Caring…

The other day my son wanted some doughnuts from a nearby supermarket. They make great doughnuts – super light and fluffy, with an icing sugar coating instead of the usual crunchy sugar.

We were driving by and I could have stopped but I didn’t.

Not because I didn’t care, but because I am always caring.

Some days I just can’t do any more.

I wanted to stop. I wanted to make him happy.

But I just couldn’t face getting him in and out of the car again. Getting a wheelchair in and out of a car may not seem that difficult ,but it is.

Especially when you have already done it 6-8 times that day, locking down and tightening four points before attaching the seat belt.

Especially when you have hoisted from chair to bench to toilet, then back to bench and to chair 4 times and it is only just lunch time.

Especially when you have hoisted to the floor and done therapeutic exercises with a child who needed massive amounts of encouragement and fought against you as though his life depended upon it!

Especially when you didn’t sleep last night because your back hurt from doing all this yesterday.

Especially when you know he had a big drink a short while ago and there are no accessible toilets in that supermarket.

Especially when you know you have to do it all again this afternoon, then tomorrow and the day after that…

Sometimes I have to say no to my son when most people would say yes.

Because I am weighing up his disappointment against the risk of injuring myself by doing just one more thing.

And sometimes, getting doughnuts would just be too much.

18 thoughts on “Caring…

    1. Desperately. Caring round the clock is exhausting. Our son has not been to school for 5 years now. Home education is the best thing for him but it would be good if the local authority would offer some support. I wish they would consider the savings – he had 2 staff at all times just for him when he was at school. Yet they will not support home education.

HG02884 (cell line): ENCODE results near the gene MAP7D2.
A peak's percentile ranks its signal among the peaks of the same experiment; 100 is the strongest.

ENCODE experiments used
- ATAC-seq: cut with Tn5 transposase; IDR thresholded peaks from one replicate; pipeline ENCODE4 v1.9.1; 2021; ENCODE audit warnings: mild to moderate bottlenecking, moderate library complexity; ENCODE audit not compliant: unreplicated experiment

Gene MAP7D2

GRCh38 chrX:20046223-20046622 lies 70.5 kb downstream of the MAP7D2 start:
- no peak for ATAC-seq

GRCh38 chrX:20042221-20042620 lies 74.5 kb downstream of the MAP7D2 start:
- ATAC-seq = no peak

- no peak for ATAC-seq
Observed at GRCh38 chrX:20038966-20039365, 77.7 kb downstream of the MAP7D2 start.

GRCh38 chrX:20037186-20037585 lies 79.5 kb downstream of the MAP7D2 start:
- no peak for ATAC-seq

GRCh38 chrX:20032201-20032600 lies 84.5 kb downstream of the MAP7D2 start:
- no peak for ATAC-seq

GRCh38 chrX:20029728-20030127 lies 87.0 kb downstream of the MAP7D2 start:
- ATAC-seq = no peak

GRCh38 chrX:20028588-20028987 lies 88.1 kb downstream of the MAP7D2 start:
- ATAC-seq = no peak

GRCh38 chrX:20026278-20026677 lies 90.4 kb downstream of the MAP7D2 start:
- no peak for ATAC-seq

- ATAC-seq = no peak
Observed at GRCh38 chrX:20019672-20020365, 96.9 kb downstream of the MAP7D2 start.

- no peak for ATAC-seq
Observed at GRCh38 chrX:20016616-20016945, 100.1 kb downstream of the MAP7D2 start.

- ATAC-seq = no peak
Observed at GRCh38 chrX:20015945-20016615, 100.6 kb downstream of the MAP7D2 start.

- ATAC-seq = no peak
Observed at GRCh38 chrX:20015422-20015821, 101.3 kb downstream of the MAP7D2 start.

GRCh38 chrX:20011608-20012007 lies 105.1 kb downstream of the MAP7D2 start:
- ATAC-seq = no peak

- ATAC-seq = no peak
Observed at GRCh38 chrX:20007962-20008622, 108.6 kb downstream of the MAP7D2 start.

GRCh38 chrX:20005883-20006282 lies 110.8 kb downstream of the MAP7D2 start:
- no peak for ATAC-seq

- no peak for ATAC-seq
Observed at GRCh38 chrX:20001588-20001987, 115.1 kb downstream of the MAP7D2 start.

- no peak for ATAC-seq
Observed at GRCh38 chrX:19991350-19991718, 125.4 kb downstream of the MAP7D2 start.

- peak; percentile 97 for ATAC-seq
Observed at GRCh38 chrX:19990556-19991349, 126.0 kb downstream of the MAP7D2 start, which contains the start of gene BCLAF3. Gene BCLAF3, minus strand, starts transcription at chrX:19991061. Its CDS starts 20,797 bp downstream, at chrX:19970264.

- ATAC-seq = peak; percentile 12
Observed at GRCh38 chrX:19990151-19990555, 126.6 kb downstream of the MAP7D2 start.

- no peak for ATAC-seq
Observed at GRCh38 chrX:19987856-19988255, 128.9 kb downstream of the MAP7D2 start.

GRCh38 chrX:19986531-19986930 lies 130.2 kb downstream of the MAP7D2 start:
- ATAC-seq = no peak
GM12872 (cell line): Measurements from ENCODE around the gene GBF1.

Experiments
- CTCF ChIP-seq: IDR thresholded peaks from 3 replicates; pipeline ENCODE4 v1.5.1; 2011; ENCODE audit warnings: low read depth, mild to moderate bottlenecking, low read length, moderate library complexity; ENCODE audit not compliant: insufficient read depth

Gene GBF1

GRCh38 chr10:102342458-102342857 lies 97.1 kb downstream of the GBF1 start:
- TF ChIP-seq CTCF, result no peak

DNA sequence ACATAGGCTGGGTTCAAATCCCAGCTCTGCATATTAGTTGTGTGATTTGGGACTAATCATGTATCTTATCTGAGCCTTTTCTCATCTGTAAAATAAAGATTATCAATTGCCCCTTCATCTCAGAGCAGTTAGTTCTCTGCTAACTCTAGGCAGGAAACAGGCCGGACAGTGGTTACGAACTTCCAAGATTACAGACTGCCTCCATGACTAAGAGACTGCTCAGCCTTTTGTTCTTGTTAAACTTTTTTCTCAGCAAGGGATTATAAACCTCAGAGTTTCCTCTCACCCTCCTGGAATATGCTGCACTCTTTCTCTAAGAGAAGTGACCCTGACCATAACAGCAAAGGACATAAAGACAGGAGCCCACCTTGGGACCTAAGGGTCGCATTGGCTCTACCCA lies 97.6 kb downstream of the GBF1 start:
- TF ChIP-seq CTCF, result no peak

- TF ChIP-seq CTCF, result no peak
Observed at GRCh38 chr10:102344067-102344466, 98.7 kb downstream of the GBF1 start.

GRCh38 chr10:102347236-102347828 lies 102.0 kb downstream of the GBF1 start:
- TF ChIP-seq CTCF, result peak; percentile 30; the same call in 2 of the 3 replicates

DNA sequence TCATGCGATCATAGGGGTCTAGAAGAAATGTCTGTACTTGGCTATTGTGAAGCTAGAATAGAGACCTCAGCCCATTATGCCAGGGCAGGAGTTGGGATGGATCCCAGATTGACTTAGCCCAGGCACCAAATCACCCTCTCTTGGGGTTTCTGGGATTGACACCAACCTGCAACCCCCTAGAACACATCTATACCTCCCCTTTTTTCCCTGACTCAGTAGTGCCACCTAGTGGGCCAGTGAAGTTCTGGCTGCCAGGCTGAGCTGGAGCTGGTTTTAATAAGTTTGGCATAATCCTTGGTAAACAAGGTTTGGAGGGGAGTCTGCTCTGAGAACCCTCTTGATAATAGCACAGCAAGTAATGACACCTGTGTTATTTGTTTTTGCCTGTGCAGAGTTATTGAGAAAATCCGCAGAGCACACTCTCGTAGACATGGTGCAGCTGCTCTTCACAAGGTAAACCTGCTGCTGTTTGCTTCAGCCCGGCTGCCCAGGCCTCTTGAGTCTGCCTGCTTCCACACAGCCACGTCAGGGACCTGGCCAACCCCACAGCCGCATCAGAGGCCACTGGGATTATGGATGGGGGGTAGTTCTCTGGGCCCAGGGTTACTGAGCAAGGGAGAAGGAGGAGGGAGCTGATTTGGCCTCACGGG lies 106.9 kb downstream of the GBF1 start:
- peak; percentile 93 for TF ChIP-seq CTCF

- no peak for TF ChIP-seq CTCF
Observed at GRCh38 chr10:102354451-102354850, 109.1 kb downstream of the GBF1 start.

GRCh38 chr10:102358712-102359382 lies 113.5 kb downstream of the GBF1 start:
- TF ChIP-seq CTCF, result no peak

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  1. Oh poor you hun. It is a full time job being a carer. My foster mum looks after my foster sister who aged 7 has a limited vocabulary and the developmental age of a three year old. She has extreme sensitivity to certain noises and textures and has health issues. Williams Syndrome means that sometimes you need to say no because you care too much so I know what you mean.

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    1. Going out involves weighing up the last point to give a drink and when to go to the toilet to enable us to get to where we are going on time and maximise the likely time we can stay out.

      It needs to improve.x

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  2. I am so sorry to read this post. It sounds like a daily struggle. I find it tough enough getting my son out of his car seat and carrying him around the store but a wheelchair must take much longer to set up. You are doing a FAB job;) xx

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  3. I can’t even imagine how much so many of us take for granted. You are such an amazing, strong person. It must be so difficult so much of the time. I wish for you, that places would be more accessible so those trips could become easier and so that you wouldn’t have to say no. x

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